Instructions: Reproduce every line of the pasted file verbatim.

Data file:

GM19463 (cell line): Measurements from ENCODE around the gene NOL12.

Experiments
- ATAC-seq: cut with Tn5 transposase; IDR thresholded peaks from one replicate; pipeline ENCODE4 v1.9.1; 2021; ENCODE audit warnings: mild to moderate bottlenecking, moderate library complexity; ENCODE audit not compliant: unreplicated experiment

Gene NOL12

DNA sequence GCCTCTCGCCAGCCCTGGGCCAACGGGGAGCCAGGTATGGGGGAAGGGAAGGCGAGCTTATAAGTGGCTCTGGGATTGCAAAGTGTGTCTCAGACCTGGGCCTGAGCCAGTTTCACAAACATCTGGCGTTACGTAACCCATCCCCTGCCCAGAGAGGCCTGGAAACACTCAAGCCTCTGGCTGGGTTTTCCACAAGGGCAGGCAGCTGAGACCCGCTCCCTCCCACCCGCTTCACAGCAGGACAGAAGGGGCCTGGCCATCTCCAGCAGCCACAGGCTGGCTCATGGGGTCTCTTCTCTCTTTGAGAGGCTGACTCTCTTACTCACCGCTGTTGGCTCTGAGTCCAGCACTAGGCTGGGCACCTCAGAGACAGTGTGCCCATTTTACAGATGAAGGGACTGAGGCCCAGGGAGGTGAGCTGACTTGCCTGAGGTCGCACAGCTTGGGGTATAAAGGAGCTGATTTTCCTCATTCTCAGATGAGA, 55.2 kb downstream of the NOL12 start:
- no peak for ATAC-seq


GM19463 (cell line): Measurements from ENCODE around the gene NOL12.

Experiments
- ATAC-seq: cut with Tn5 transposase; IDR thresholded peaks from one replicate; pipeline ENCODE4 v1.9.1; 2021; ENCODE audit warnings: mild to moderate bottlenecking, moderate library complexity; ENCODE audit not compliant: unreplicated experiment

Gene NOL12

DNA sequence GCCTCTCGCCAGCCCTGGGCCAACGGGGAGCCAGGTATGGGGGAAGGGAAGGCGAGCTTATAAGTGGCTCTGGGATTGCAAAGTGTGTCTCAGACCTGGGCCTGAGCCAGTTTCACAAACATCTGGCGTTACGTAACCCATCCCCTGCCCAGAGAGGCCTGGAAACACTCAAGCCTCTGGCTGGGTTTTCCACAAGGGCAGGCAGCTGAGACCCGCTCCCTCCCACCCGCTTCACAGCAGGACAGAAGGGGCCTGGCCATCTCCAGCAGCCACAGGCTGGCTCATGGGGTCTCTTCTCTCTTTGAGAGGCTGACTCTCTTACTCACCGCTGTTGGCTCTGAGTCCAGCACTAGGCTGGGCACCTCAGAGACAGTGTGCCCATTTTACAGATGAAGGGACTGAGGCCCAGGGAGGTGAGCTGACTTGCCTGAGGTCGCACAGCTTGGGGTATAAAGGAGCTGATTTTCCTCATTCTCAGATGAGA, 55.2 kb downstream of the NOL12 start:
- no peak for ATAC-seq